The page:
While dogs don't experience menstruation the same way humans do, they do ovulate. And they'd probably appreciate a treat or two when they do.

By Lacey Howard
August 24, 2020
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Victoria Neer / Getty

When a female dog is in heat (called estrus), she has a bloody discharge from her vulva—similar to a human period or menstruation. But that’s where the similarities end. While humans experience a menstrual cycle every 28 days on average, dogs’ estrous cycle is six months or more.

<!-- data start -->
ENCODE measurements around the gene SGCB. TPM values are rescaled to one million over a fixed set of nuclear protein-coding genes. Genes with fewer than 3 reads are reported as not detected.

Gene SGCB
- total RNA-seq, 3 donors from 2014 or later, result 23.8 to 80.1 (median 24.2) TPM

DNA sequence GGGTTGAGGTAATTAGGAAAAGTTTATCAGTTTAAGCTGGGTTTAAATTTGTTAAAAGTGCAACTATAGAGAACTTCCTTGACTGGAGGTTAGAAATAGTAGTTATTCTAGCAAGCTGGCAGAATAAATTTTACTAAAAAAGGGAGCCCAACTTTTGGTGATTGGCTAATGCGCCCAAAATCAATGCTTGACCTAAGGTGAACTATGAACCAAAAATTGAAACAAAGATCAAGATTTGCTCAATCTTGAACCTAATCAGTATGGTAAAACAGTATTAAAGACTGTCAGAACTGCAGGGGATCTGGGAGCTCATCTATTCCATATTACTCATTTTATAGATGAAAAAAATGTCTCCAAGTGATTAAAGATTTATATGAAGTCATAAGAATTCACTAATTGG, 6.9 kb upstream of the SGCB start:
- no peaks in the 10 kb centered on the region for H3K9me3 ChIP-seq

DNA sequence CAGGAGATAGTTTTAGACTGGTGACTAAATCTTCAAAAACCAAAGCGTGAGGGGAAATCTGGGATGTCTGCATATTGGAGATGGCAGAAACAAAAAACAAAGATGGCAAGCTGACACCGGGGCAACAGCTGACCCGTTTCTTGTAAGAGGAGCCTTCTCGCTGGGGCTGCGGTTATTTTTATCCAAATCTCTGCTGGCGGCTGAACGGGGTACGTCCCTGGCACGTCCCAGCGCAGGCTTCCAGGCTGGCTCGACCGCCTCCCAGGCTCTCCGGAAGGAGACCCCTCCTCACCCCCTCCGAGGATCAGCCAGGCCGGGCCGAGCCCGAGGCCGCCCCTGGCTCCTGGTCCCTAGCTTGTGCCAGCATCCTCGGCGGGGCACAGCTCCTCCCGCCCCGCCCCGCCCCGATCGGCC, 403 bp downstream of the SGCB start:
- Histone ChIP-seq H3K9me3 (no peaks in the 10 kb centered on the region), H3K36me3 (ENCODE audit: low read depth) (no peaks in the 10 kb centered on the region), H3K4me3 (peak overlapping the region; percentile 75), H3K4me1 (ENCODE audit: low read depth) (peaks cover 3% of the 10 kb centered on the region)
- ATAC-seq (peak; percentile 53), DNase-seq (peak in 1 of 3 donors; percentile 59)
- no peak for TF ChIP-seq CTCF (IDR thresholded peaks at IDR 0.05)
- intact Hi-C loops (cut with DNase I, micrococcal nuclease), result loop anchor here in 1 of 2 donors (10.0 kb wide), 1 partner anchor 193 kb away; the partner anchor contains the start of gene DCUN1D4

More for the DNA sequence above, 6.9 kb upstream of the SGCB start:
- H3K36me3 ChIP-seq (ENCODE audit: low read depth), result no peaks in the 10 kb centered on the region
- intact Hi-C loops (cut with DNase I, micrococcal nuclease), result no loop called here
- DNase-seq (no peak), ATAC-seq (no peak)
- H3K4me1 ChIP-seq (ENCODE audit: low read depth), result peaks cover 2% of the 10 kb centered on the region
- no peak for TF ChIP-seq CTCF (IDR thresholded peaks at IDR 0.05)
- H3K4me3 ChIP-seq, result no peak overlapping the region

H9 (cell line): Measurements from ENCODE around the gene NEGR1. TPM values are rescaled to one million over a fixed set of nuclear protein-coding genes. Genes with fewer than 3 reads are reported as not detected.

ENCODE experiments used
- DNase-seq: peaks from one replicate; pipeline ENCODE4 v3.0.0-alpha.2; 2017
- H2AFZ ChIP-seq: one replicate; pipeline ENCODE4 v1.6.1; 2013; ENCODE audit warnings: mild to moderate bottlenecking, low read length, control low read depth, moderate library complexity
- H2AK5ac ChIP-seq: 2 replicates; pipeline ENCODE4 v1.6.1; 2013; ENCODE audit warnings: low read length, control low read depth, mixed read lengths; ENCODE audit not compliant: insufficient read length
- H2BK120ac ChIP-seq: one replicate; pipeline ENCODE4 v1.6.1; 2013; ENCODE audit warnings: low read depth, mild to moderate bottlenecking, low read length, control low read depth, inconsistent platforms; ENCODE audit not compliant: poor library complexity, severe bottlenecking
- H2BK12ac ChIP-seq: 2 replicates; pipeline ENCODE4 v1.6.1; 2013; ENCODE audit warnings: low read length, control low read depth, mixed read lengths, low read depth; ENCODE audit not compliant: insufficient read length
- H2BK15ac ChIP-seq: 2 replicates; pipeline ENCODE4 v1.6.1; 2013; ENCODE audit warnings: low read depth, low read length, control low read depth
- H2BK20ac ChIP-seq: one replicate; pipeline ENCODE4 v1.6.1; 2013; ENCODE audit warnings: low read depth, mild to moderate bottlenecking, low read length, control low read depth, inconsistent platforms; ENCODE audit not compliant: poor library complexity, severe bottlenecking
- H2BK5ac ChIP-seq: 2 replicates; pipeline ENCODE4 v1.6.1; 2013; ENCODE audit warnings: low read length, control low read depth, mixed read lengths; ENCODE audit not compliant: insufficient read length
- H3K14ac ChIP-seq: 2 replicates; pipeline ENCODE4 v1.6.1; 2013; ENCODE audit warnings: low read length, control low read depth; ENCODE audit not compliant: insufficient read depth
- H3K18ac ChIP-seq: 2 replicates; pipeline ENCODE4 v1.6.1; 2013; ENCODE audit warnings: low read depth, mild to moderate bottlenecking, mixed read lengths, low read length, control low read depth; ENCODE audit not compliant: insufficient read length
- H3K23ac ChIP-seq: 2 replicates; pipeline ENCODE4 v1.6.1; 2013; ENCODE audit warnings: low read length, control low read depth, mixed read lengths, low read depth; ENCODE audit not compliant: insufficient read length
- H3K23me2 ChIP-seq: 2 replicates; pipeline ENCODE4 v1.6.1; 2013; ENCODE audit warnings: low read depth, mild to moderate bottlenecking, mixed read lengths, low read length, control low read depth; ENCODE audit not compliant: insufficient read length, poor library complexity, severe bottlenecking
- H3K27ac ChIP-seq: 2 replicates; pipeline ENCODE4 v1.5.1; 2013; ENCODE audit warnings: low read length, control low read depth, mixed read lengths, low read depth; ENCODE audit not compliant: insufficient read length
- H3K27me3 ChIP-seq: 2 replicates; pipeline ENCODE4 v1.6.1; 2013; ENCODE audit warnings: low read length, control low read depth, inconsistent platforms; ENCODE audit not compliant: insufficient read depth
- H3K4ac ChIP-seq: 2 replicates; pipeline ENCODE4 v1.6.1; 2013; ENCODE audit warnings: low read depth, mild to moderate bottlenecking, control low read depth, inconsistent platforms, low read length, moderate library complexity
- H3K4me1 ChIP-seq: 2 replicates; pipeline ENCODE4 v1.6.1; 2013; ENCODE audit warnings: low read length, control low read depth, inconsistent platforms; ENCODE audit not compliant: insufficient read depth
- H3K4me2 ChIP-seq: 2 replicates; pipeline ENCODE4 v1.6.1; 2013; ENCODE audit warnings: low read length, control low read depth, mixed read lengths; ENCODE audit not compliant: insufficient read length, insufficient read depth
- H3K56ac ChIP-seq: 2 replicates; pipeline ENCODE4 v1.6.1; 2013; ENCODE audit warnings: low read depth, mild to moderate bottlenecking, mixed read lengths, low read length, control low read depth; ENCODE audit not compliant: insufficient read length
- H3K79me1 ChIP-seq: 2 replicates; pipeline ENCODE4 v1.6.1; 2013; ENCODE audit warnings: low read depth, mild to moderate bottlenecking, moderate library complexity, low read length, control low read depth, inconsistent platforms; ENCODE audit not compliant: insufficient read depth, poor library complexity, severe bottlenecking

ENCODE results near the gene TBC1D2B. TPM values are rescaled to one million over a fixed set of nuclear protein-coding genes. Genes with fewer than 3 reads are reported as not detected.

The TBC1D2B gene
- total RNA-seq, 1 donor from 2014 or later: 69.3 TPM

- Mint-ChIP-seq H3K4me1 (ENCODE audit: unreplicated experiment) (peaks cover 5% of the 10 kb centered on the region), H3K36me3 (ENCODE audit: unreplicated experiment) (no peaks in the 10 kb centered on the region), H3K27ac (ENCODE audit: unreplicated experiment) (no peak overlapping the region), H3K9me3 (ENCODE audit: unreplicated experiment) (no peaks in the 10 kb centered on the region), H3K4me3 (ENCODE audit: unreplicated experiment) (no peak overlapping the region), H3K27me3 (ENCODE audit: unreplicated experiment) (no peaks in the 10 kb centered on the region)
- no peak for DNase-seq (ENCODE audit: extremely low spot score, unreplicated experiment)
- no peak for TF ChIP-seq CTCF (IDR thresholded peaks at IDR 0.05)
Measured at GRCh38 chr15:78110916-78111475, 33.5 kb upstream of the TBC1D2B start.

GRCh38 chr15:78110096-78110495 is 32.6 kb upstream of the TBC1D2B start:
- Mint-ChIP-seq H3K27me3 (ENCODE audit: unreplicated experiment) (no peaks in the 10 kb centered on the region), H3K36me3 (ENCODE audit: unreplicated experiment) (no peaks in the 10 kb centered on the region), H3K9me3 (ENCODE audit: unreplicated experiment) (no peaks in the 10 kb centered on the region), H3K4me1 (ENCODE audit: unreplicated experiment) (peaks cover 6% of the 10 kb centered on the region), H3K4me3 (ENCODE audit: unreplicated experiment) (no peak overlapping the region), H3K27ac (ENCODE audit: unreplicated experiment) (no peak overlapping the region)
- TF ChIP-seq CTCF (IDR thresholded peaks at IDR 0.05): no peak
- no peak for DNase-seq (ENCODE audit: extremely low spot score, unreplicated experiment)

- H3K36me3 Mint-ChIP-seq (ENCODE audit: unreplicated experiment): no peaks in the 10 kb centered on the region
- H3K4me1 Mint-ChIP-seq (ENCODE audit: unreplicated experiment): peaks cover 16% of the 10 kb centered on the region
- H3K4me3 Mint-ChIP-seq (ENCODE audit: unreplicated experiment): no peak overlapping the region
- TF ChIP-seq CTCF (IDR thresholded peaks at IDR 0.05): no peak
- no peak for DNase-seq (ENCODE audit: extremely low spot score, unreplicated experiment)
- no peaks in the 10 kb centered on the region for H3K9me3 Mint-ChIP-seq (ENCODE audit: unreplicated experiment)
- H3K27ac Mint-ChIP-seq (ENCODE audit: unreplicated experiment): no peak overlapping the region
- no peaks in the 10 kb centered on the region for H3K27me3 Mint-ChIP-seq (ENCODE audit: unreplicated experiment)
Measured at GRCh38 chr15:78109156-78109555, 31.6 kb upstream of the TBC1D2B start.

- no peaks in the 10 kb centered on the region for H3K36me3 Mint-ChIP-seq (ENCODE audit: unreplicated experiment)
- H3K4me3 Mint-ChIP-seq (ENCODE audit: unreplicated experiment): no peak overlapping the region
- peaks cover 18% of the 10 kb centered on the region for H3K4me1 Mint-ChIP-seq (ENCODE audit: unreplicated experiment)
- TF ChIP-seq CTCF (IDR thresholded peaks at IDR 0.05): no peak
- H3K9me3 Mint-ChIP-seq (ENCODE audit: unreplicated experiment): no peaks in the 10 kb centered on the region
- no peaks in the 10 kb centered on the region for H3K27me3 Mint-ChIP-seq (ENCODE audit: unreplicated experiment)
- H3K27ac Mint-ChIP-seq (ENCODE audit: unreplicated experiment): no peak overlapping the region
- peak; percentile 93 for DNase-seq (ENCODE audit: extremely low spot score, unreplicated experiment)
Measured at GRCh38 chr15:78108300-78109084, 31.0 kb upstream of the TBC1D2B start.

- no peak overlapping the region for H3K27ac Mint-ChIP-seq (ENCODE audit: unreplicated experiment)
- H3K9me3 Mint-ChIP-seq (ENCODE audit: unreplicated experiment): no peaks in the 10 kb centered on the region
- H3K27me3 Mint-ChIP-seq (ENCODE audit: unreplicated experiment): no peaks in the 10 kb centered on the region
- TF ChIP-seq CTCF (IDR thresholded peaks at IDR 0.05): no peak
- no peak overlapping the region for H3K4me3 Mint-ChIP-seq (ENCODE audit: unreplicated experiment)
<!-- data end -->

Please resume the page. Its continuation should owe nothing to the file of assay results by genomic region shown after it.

A dog’s heat cycle has four stages . The first three can span as much as 30 days and include times of:

  • bleeding (7–10 days)
  • receptivity to breeding  (7–10 days)
  • returning to normal  (7–10 days)

The fourth stage is the months between the end of one estrous and the beginning of the next. 

While the timing of the first heat varies by dog breed and size, a puppy can go into her first heat at as young as 6 months old. Unless she is spayed, she will continue to go into heat every six months or so well into her senior years.